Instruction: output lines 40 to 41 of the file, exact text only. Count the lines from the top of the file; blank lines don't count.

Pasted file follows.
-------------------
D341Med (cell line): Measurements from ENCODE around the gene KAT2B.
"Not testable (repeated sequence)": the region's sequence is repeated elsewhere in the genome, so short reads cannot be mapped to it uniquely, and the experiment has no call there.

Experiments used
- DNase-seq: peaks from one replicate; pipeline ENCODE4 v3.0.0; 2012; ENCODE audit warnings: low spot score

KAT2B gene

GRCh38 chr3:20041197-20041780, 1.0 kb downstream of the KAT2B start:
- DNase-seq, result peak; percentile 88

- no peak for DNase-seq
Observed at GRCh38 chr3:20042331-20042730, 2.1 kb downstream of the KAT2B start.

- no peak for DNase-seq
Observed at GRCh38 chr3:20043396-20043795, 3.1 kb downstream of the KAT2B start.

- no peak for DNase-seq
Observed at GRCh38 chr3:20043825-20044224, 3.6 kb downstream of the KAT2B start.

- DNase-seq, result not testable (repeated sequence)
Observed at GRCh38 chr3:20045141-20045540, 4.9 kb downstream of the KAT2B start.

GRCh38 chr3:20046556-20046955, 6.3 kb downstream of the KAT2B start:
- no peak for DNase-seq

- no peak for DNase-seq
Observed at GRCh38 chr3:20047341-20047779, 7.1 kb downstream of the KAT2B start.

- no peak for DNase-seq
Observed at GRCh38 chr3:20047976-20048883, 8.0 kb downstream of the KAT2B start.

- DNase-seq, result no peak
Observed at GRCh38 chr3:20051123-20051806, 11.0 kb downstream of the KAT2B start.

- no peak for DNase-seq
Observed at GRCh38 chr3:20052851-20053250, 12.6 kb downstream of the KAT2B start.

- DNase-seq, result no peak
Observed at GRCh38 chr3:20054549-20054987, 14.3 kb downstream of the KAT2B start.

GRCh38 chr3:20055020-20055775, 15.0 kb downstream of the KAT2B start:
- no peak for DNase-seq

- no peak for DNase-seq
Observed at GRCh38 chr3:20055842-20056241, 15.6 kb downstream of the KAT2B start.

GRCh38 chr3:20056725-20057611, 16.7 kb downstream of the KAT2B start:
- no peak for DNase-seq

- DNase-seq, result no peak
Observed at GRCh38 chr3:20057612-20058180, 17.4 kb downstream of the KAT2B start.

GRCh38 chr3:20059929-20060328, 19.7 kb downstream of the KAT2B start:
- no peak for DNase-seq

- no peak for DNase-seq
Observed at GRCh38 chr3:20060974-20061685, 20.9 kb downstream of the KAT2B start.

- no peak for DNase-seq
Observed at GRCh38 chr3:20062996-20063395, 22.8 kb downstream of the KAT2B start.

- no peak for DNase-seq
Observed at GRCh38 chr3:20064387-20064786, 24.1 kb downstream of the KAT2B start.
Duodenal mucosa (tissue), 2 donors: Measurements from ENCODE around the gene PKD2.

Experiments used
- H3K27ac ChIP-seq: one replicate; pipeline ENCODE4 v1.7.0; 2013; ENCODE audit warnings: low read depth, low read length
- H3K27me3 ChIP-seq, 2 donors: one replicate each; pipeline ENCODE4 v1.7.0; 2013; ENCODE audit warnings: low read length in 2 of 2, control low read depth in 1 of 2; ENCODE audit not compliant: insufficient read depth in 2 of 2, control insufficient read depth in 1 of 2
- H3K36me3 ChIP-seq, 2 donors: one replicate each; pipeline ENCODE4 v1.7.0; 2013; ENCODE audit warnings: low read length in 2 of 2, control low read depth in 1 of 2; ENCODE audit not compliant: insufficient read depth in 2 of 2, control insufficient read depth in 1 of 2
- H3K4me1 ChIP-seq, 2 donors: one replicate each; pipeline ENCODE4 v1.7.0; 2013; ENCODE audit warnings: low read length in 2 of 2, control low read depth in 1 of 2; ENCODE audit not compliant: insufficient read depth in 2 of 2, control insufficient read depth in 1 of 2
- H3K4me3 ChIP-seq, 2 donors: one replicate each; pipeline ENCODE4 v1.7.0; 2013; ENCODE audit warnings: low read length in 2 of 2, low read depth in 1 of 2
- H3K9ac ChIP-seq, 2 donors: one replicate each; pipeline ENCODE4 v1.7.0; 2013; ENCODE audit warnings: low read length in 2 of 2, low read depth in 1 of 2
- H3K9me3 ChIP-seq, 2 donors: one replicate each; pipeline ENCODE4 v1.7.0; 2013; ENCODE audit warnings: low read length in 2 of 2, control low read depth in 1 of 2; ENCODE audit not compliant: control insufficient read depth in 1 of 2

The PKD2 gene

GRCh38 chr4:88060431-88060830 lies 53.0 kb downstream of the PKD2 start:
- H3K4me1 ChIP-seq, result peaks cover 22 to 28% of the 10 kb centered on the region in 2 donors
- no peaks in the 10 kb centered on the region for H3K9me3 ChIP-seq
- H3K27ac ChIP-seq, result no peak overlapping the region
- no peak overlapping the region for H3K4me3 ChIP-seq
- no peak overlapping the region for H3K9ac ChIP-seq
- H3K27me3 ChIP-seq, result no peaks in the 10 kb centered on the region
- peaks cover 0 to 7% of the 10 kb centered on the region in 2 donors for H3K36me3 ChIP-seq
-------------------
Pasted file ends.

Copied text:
- no peak for DNase-seq
Observed at GRCh38 chr3:20062996-20063395, 22.8 kb downstream of the KAT2B start.